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Bridging the gap with sales and merchandising

Dennis Donelon discusses his role at PepsiCo, the elevation of supply chain in joint business planning with sales and merchandising partners.
Dennis Donelon

Dennis Donelon
Sr. Director, Customer Supply Chain Integration, PepsiCo

Dennis Donelon has an impressive career at PepsiCo, with over three decades from sales to supply chain. We caught up with Dennis to see how he’s stayed relevant with change.

"Start where you have control. Control your controllables."

How long have you been with PepsiCo?
33 Years.

That’s impressive! Curious how you’ve stayed relevant over the years?
I’ve been fortunate, as I’ve had the opportunity to work in a variety of roles ranging from Retail sales, Field sales management, National sales strategy, Regional sales management and National supply chain. Throughout my career, I’d say it’s been the ability to adapt, to contribute to change and see the change as its happening. As I’ve expanded my career, I’ve become bolder in leading change. That, I think, is what keeps me relevant.

What are some of the most drastic changes you’ve seen in the market?
Retailers have become much more sophisticated. They’re using data to automate many processes. And they’re getting really precise, which is helping them save on their inventory holding costs and increase their forecast accuracy. And, as a result, they’re creating better experiences for their consumers. This change is elevating the role that supply chain plays in joint business planning discussions for sales and merchandising partners, and requiring supply chain leaders to challenge paradigms for how they currently manage inventories, capacity and the resource time of their teams.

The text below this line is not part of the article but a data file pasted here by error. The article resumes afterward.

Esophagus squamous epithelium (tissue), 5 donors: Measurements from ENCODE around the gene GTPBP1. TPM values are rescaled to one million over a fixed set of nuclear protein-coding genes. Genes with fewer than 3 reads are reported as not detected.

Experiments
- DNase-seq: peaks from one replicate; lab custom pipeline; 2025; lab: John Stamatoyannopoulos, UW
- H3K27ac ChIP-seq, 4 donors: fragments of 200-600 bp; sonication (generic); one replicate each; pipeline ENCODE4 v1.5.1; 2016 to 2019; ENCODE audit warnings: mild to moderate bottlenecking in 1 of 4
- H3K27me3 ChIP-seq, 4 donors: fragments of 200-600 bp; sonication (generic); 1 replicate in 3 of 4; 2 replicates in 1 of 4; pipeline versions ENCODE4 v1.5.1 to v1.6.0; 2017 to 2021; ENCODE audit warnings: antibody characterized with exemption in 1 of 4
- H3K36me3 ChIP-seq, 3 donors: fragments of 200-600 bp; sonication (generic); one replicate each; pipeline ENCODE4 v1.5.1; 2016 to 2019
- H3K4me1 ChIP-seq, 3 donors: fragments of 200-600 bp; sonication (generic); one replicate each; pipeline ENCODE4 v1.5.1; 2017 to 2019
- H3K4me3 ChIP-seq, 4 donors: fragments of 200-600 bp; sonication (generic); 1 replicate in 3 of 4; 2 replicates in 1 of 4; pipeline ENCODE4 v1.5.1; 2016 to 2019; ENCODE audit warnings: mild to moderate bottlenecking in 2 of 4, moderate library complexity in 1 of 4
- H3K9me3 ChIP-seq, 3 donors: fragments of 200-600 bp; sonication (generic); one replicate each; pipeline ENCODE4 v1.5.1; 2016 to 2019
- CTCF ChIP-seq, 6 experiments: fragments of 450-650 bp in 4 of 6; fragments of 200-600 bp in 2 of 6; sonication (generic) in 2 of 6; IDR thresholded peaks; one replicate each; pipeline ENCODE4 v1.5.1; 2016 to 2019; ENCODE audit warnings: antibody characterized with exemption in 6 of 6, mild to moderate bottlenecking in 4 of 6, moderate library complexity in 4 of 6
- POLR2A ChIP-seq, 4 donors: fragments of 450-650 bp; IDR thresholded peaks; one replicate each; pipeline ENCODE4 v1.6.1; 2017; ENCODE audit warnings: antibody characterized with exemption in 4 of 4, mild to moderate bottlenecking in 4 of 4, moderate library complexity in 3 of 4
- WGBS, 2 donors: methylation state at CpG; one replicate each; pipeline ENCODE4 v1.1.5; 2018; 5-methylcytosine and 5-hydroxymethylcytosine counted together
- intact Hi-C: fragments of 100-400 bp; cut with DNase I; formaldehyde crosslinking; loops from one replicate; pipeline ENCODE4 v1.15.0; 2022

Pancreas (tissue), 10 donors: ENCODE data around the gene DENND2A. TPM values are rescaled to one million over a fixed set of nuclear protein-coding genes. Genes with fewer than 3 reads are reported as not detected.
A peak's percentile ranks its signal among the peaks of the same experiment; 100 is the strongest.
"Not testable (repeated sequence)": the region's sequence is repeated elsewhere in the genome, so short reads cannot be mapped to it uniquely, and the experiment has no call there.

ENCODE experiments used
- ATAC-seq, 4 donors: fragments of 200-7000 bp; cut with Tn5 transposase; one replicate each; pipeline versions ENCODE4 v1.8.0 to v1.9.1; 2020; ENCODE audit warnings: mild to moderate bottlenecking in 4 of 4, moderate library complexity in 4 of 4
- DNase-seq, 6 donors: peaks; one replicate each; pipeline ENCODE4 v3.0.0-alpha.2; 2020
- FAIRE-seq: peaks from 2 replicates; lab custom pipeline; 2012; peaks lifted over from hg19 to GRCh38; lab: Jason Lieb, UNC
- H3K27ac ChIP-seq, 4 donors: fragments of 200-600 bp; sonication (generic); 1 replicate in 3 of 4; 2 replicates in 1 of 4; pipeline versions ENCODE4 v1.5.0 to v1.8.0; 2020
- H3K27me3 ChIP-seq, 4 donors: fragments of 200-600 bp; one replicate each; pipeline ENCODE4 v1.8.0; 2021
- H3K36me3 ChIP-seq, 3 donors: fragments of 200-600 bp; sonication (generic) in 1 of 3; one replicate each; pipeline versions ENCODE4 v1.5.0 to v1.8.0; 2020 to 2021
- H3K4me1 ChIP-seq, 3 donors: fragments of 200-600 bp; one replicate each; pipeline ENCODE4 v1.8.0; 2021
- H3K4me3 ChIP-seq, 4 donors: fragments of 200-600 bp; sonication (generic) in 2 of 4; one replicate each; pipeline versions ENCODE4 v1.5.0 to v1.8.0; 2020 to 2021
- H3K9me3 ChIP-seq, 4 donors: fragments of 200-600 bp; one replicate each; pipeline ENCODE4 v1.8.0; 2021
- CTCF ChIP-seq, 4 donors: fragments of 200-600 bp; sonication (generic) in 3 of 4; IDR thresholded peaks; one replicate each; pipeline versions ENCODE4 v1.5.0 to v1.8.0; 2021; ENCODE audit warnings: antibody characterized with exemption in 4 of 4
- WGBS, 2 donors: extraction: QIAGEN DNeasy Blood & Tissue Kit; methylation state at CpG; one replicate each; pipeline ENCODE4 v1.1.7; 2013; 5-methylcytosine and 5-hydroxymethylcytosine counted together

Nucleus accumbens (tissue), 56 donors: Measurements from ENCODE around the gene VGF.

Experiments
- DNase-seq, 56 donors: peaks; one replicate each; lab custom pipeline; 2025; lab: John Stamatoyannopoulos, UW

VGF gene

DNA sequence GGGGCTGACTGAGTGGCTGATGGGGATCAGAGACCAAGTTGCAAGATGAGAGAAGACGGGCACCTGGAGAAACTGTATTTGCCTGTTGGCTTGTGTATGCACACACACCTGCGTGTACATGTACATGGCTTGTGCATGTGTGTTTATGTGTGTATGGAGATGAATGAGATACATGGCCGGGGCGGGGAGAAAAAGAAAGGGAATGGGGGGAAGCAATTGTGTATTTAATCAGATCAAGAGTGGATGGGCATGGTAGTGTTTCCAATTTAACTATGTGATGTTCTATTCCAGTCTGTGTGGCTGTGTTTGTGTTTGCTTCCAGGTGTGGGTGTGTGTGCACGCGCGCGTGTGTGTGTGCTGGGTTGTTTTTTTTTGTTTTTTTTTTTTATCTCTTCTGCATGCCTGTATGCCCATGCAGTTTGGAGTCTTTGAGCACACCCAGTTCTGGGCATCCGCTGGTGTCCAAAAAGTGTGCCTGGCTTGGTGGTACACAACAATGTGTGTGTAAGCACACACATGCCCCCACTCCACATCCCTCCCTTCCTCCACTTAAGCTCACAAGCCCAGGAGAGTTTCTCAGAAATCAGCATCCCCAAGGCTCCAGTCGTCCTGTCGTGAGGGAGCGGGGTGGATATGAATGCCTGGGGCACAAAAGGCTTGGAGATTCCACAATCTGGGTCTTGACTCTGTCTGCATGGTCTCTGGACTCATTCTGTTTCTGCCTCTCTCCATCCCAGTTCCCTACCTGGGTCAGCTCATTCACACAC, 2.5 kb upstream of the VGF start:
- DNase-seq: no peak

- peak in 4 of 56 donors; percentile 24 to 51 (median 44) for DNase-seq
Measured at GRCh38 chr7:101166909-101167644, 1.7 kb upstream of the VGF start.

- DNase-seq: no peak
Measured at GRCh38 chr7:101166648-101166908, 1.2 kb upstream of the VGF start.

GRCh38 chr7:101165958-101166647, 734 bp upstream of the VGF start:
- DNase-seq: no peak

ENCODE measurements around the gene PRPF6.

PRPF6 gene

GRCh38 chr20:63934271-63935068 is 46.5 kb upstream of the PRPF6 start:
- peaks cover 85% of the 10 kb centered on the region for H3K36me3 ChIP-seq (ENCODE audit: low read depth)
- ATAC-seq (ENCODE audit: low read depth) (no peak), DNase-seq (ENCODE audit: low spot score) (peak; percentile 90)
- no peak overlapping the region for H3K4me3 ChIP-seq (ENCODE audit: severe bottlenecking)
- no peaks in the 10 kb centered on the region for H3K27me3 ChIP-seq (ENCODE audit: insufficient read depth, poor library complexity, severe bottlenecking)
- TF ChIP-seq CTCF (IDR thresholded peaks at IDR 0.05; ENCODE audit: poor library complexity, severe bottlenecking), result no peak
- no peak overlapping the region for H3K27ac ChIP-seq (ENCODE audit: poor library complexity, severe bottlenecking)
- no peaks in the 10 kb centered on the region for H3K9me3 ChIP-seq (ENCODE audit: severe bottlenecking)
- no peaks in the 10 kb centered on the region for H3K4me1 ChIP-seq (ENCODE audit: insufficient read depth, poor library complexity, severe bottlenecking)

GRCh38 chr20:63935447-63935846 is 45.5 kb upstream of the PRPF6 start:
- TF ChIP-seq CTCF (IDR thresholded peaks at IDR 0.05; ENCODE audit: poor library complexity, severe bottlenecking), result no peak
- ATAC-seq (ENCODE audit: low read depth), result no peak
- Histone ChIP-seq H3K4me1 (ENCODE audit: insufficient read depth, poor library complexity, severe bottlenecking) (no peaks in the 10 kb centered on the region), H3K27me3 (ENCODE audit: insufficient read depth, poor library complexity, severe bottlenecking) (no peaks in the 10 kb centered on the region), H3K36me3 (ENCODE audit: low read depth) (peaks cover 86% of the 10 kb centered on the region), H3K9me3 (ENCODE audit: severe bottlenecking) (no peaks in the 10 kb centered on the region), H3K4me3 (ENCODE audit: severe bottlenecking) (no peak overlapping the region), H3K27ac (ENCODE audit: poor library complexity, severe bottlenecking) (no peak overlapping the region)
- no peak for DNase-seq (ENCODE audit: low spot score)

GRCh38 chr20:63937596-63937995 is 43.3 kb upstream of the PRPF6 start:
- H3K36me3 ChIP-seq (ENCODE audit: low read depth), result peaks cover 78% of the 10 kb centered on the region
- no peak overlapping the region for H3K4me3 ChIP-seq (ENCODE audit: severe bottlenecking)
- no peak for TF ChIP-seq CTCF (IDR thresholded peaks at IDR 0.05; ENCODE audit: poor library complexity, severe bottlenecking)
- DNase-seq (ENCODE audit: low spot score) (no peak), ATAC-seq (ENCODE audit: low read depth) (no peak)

What’s the best advice you’re ever received?
A long time ago, a district manager from New York, prior to my promotion to a D.M. role in Minneapolis, once told me, “You don’t know what you don’t know.” That has really stuck with me as I work with teams. They bring incredible insights to the table. Leverage their knowledge and learn from them.

What industry trend do you have your eye on this year—and why is it catching your attention?
Data visualization. There are tools out there now that allow you to see the full picture, in seconds versus days or weeks. These visually-stimulating dashboards are automating so many processes we’ve been doing for decades. As a result, this visibility has inspired our people to take action and, as a result, we’re making better decisions.

What do you believe is the most disruptive force in the consumer goods industry this year?
Without a doubt, it’s technology. Anyone can invest in a tool to make their job easier, but having the right technology and access to information much sooner is enabling our people to drive change much faster.

And I have to ask, what is your favorite beverage from PepsiCo?
Hands down it’s the Diet Mountain Dew.